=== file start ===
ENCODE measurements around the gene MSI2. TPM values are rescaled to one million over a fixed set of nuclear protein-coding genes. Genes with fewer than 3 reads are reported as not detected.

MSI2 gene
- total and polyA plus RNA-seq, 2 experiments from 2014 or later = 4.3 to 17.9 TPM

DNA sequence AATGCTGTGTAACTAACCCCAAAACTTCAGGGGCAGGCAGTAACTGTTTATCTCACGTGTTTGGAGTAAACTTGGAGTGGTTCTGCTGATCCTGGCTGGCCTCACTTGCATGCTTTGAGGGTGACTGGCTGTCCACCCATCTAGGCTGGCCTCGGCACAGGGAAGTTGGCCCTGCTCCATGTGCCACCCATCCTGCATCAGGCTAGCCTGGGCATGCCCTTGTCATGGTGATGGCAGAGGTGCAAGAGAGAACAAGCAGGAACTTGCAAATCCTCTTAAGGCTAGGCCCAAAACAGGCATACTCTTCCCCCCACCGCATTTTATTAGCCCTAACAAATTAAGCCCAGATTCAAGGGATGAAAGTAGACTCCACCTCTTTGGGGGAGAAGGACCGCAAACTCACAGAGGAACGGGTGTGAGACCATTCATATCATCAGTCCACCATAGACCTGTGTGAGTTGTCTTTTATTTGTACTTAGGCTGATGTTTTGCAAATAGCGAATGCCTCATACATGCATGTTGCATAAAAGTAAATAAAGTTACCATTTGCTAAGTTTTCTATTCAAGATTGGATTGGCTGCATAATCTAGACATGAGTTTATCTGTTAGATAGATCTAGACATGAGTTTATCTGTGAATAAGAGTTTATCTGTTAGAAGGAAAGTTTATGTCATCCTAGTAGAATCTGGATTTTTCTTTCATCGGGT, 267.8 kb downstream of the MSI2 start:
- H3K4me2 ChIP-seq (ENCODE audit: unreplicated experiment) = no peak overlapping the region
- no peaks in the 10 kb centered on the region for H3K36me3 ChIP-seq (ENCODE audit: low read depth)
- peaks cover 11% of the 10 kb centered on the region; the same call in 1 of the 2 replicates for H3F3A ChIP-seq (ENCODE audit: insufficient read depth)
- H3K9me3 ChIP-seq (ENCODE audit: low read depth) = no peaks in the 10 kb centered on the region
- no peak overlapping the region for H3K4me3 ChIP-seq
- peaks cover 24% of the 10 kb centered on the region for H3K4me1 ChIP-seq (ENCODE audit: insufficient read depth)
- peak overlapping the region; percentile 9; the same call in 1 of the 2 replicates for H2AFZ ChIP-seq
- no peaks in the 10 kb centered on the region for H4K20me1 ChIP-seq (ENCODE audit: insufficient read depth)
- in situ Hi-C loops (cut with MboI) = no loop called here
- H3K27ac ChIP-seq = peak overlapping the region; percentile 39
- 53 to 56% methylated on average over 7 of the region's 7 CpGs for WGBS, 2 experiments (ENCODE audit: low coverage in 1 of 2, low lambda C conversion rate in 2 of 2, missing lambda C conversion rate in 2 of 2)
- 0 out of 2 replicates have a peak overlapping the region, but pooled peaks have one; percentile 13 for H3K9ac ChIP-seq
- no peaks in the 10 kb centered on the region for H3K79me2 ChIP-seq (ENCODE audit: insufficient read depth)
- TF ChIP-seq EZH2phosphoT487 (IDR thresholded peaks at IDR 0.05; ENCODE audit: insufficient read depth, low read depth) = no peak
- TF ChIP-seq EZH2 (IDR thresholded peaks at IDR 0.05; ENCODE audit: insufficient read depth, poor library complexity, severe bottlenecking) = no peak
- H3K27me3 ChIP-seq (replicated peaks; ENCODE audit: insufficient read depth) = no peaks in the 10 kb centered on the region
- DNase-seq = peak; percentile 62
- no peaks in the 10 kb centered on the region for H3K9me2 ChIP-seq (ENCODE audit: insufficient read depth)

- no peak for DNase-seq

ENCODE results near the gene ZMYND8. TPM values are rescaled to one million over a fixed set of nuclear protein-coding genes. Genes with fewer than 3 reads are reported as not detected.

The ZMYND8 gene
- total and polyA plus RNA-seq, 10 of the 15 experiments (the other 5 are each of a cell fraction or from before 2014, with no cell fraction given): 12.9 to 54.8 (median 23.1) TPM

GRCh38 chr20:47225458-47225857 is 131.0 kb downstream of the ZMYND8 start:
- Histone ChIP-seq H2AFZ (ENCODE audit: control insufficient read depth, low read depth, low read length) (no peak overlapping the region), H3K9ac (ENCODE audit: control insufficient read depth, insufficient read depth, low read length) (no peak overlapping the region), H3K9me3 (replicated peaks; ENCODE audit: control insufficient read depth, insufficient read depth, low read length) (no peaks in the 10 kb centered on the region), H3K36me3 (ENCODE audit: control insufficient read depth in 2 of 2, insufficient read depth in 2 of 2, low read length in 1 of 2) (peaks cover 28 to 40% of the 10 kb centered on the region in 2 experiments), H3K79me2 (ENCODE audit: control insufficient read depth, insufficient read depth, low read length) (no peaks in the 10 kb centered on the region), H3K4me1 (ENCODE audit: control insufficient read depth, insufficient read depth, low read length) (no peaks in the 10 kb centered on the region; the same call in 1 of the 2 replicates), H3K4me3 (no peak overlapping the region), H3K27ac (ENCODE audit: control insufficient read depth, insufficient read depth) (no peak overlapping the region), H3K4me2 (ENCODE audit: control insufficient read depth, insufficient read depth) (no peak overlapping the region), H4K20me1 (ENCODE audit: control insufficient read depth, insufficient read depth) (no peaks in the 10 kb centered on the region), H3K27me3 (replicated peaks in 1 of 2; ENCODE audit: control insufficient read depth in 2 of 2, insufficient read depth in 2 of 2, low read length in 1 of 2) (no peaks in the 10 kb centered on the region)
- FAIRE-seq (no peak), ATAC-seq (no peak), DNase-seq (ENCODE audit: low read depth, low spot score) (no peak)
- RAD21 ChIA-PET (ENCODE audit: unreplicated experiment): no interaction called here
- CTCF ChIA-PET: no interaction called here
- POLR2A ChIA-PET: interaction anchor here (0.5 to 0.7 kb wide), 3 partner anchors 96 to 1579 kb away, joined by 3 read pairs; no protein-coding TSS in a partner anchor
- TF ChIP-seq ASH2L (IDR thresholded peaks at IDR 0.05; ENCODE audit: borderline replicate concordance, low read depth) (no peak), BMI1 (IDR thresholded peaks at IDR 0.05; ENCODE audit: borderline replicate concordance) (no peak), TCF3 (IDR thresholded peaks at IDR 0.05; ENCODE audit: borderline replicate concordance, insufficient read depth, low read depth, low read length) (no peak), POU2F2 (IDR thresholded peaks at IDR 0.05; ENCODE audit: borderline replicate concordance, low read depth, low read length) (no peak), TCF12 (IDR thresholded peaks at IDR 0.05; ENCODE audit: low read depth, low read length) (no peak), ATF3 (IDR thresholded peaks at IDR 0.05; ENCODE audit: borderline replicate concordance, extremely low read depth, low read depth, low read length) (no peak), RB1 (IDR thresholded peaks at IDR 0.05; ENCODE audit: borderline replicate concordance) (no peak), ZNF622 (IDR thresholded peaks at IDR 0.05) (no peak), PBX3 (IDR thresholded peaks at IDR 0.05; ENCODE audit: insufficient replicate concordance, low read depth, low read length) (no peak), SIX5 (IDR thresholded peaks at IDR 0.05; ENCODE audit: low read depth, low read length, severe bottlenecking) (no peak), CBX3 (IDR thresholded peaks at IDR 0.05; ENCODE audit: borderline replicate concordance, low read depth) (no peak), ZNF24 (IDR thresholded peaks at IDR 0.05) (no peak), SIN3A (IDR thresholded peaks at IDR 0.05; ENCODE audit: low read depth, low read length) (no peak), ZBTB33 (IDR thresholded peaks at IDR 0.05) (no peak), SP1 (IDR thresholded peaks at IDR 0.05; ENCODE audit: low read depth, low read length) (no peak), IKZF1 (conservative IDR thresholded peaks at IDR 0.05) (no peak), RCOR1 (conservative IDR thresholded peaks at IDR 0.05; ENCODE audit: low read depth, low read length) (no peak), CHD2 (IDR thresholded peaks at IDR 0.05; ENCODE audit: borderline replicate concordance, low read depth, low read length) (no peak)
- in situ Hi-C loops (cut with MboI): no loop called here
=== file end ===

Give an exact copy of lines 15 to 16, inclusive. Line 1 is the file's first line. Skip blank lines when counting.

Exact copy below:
- 53 to 56% methylated on average over 7 of the region's 7 CpGs for WGBS, 2 experiments (ENCODE audit: low coverage in 1 of 2, low lambda C conversion rate in 2 of 2, missing lambda C conversion rate in 2 of 2)
- 0 out of 2 replicates have a peak overlapping the region, but pooled peaks have one; percentile 13 for H3K9ac ChIP-seq